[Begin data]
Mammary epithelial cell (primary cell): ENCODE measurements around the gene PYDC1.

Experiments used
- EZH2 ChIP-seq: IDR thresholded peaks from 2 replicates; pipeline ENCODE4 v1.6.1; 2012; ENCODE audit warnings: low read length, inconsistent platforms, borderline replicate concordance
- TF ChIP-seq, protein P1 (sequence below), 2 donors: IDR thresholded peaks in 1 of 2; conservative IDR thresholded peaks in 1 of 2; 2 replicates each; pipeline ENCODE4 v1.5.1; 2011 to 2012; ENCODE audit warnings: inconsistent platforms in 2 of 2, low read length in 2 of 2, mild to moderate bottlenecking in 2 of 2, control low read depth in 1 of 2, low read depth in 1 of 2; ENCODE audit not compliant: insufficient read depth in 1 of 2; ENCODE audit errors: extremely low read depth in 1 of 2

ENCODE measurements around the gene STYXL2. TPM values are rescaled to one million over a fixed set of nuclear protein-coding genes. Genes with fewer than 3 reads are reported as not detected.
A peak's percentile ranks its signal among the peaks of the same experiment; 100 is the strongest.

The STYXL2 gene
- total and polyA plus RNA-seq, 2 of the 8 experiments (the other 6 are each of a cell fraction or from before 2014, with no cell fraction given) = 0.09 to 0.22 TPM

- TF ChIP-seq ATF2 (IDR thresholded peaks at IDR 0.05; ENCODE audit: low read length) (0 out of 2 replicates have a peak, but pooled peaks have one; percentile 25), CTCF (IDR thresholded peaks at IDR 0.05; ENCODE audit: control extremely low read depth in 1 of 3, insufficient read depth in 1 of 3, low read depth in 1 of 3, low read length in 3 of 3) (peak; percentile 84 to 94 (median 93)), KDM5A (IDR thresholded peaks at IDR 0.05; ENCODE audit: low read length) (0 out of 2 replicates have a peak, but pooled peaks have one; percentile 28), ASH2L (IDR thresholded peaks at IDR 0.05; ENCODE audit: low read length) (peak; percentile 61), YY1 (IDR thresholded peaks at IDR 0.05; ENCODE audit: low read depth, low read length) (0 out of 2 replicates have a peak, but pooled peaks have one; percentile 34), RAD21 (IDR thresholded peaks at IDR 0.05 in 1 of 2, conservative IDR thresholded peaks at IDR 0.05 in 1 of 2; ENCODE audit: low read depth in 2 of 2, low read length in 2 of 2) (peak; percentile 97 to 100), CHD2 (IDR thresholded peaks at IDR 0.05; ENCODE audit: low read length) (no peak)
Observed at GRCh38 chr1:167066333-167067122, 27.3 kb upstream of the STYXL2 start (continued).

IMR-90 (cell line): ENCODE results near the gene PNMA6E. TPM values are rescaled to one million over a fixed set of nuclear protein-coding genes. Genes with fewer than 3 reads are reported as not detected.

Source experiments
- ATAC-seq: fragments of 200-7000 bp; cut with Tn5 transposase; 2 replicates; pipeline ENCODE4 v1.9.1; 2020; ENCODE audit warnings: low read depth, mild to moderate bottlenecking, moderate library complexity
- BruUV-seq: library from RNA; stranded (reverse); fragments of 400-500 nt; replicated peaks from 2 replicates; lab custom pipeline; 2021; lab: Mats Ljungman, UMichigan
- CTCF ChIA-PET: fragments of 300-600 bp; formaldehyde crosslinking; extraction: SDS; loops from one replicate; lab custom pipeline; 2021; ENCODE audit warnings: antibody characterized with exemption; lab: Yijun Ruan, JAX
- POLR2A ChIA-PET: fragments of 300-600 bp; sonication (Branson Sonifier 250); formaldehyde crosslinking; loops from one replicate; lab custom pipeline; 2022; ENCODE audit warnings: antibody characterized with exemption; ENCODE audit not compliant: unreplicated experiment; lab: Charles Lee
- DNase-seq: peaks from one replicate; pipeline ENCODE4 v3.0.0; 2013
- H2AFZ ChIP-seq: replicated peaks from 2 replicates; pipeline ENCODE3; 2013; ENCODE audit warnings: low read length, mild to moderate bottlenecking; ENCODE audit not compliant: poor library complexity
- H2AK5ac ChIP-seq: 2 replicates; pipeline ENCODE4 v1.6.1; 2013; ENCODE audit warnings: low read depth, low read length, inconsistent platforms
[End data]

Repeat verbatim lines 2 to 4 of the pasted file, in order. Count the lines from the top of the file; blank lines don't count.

Experiments used
- EZH2 ChIP-seq: IDR thresholded peaks from 2 replicates; pipeline ENCODE4 v1.6.1; 2012; ENCODE audit warnings: low read length, inconsistent platforms, borderline replicate concordance
- TF ChIP-seq, protein P1 (sequence below), 2 donors: IDR thresholded peaks in 1 of 2; conservative IDR thresholded peaks in 1 of 2; 2 replicates each; pipeline ENCODE4 v1.5.1; 2011 to 2012; ENCODE audit warnings: inconsistent platforms in 2 of 2, low read length in 2 of 2, mild to moderate bottlenecking in 2 of 2, control low read depth in 1 of 2, low read depth in 1 of 2; ENCODE audit not compliant: insufficient read depth in 1 of 2; ENCODE audit errors: extremely low read depth in 1 of 2